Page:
“Want me to clean these up while you cook?”
“If that’s not too much trouble for you,” she said, wooden hinges grating against each other as the cheap door bent open.
I was… actually not sure how well I could do this one-handed, to be honest. Just another task I was finding it hard to adapt to, being so used to having another piece of me available to work with. Not like the answer could be so simple as to make a replacement somewhere else, as grotesque as that would be; whatever this injury really was, it prevented me from replacing my left arm’s function in the slightest.
Having brought over a basketful of ingredients, Lily eyed me, saying, “Ehhhh, maybe you should sit this one out, actually. I’d understand if you needed to.”
“Probably so,” I frowned, hopping up onto the yet-unused countertop and feeling somewhat useless. She quickly began scrubbing the crude dishes. “In the meantime, we need to talk about whatever that was back there.”
“Mm. Just so we’re on the same page, what’d you see?”
How exactly was I supposed to answer that? We both saw the same thing, ostensibly, but she did not have the same experience with… whatever the hell I could do. Seeing, but without eyes, however that worked. Even worse if she started trying to draw comparisons to the entity that touched me yesterday, and those shadow spires. It scared me how many little details felt similar between myself and that.
My eyes drifted away from her, slowly edging along wooden features with only the first hints of aging, along various touches of personalization she and I had adorned this space with in the short time we lived here together. Even now, seeing her old attempt at a self portrait, or the painting I watched her make at that art workshop that one time, or gifts from friends of hers, made me feel a little warmer. After several moments, I finally found good enough wording to answer her with.
“It was… like a strangely flat plane of murky substance coiling around Jacquir’s form, smothering and in some places affecting him, I think, though I know not why or in what way,” I slowly described. In spite of the serious topic, she started giggling.
“What, did you take all that time just to make it sound fancier?”
“I- uh, no?” I stammered, idly scratching the back of my head. “This is just how I think, in my own head.”
“Ah, well, you can be quite eloquent sometimes, babe. And, uh, sorry for the interruption, let’s get back on topic.” Her hand reached up from its work to gently slap herself back into focus. “Okay. Seems like we basically saw the same thing.”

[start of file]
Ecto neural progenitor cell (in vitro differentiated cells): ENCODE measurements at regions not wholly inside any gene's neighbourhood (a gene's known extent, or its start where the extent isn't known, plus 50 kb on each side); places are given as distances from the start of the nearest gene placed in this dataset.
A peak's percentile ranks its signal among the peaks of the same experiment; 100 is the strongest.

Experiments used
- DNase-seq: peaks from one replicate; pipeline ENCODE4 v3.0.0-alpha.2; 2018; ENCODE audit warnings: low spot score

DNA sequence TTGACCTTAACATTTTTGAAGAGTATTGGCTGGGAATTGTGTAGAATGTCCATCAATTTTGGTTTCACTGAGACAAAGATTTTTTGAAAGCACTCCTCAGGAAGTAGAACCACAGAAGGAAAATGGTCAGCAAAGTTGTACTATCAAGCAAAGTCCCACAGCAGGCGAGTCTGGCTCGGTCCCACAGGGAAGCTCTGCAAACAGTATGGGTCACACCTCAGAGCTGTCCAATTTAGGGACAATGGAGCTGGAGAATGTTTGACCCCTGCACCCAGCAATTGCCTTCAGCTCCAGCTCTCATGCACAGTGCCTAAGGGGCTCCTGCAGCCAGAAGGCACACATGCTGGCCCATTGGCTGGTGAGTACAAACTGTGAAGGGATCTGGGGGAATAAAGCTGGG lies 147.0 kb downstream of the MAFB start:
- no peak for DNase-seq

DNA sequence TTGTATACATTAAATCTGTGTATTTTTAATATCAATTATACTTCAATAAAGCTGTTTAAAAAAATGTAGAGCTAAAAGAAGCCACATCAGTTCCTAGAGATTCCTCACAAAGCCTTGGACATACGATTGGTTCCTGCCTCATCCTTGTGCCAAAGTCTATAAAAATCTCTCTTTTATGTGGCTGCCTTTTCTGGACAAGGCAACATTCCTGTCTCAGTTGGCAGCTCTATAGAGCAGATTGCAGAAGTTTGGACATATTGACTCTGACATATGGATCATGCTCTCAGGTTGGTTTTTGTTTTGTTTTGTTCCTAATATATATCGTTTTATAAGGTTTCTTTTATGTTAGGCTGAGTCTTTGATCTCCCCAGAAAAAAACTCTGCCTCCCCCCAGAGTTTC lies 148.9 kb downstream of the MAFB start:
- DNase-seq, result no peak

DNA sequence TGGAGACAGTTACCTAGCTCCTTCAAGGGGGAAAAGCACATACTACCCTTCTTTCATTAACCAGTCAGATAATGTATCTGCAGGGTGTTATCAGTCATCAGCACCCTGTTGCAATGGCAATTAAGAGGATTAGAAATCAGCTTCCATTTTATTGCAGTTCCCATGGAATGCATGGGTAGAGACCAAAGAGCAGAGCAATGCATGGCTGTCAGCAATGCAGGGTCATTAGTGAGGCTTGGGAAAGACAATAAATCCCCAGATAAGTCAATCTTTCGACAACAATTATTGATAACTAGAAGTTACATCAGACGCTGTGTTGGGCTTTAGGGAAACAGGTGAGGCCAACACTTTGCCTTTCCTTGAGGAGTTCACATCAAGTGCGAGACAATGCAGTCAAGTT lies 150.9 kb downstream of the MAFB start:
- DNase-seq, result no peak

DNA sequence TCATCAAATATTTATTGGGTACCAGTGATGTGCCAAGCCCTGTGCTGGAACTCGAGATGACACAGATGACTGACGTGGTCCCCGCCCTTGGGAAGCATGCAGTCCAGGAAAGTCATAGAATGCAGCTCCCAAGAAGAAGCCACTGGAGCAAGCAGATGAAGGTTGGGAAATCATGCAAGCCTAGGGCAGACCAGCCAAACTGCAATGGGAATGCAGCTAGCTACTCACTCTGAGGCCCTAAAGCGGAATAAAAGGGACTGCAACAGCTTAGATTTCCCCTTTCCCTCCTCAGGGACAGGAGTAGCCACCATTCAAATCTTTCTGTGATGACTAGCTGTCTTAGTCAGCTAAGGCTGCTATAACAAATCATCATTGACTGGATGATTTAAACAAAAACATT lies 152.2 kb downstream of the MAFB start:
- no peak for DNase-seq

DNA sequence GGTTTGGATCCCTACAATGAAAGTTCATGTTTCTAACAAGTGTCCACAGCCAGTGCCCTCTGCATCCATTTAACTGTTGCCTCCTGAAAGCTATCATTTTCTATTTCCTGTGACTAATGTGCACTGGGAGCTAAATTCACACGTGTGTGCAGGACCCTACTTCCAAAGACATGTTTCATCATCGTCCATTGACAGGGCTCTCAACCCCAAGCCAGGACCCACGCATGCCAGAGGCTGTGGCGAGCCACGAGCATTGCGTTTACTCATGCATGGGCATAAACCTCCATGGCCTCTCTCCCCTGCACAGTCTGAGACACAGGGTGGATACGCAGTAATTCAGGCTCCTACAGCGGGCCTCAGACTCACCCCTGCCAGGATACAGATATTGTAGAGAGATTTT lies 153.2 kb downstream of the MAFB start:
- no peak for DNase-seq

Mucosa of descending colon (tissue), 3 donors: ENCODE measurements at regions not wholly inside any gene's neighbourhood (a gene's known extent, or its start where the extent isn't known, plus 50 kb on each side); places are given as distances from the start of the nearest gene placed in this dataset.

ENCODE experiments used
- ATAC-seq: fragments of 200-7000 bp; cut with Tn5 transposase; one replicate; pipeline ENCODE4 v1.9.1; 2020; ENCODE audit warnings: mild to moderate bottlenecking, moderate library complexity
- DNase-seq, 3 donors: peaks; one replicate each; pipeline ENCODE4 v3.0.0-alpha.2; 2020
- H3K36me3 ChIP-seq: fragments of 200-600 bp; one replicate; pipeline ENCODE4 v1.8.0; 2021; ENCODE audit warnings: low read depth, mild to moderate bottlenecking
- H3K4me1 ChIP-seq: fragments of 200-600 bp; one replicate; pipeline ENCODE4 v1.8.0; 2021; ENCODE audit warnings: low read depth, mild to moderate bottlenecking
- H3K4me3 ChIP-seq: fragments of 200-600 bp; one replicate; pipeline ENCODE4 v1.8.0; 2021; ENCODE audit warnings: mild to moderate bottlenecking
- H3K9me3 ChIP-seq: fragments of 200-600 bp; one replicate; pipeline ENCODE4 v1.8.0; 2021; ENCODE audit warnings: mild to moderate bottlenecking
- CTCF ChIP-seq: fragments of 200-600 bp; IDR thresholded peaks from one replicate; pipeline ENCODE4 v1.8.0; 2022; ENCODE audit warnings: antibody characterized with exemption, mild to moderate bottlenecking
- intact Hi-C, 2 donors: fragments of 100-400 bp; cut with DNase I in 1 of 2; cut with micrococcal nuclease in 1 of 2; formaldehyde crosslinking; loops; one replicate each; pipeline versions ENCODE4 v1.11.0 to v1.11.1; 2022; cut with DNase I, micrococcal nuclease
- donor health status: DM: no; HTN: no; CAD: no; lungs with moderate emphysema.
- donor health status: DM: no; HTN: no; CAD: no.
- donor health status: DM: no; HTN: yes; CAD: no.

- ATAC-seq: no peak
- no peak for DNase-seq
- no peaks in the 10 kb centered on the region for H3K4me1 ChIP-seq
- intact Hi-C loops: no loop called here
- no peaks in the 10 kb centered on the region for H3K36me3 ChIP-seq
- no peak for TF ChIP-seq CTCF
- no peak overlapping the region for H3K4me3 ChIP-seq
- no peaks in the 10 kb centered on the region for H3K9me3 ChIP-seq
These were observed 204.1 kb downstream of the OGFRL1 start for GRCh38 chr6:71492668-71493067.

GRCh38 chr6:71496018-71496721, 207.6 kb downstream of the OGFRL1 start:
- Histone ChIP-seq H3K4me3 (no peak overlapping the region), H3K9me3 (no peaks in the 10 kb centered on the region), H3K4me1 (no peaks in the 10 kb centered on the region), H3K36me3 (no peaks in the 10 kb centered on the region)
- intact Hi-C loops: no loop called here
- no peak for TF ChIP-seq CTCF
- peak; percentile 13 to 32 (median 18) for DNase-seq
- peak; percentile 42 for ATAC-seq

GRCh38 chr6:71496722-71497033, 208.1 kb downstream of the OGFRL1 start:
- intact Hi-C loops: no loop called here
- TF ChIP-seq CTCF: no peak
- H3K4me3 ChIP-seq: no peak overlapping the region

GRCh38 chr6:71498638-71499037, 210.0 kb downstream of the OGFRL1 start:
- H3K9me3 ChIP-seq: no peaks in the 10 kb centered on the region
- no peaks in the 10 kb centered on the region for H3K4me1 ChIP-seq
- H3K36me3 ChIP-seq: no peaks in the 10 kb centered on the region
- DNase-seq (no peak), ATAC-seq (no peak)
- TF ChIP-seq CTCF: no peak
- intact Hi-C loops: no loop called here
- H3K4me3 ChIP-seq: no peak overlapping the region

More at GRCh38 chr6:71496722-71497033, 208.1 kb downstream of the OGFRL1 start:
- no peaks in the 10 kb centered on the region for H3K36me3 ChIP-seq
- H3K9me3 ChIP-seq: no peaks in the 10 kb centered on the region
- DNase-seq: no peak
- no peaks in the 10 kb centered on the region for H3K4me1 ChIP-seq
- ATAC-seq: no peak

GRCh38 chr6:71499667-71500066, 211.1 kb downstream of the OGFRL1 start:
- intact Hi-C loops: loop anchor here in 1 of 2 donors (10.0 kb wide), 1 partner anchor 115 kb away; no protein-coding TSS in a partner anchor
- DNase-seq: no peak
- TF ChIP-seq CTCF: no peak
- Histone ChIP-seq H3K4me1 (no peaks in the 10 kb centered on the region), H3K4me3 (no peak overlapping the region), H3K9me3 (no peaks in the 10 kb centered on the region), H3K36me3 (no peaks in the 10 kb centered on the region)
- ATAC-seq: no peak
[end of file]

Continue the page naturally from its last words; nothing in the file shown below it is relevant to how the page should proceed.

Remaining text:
“What was the full story?”
She proceeded to describe the events from her perspective, how she briefly glimpsed the shadow wrapped around Jacquir, how it disappeared after a short time, all that. She also clarified her efforts to figure things out without alerting him, informed by our much older suspicions towards him. Those events had been practically forgotten in the buzz of everything else that had been happening, but there was no room for forgetfulness now. We needed to figure this out.
The silence that proceeded was tense, laden with worrisome measurement of the situation and how to proceed. At least, I imagined so. For my part, though, it was more about the information I was keeping back, how I worried about how interconnected this all was… what it meant about me. Maybe it was just projection, but I also worried she was holding her words back, too.
“You can talk to me, you know.” My chest felt tighter. Not like it was a surprise she could tell what was going on.
“…Are you keeping any information held back?”
Her hands, occupied as they were in chopping up the first couple vegetables, halted briefly before resuming. I could hear her exhale softly, too. Guess that answered that. Why, though? What could it possibly be? Was it even smart to go asking about it? I probably would not like what she had to say. I did not even like what I had to say.
“Well, are you?” she returned, tone well calculated. Her hands deposited a small pile of freshly diced plants into the bowl she cleaned out, all while I thought of how to respond.
“Maybe,” I croaked out. “Maybe I’m scared of what’s been going on.”
“We’re all scared. Even the people we didn’t tell all the details to,” her voice came softly.
“Maybe I’m scared about what those details mean. About me.”
She stopped working. Her hands slowed to a halt, and with another little exhale, she set the knife down and turned towards me. I felt her presence edging around my heart for the first time this whole conversation, making herself known even if not doing anything with it. That, she saved for the physical, taking my lone hand into both of hers gently.
Lily finally spoke again. “I’ve been scared of that too, for you. None of us are going to abandon you now, certainly least of all me.”
“I’m-” my eyes averted, “I saw the way those plants grew. It looked like how I create matter, almost identical. And now, this thing with Jacquir… the timing was too close.”
Her heat pressed in against the sides of my chest, closer and closer. She was here. She wanted me to know that. Her hands, too, their fingers stroking delicately against mine. It would be so easy to just get lost in that and forget my worries, were my worries not so uniquely tenacious, so existentially threatening.
“I don’t know whether honesty is worth aggravating your fears,” she admitted. Out the corner of my eye, I could see a frown forming on her lips. “Senna… when I found you in the field after yesterday’s attack, I saw the same shadow enveloping you as we saw around Jacquir.”
My stomach turned.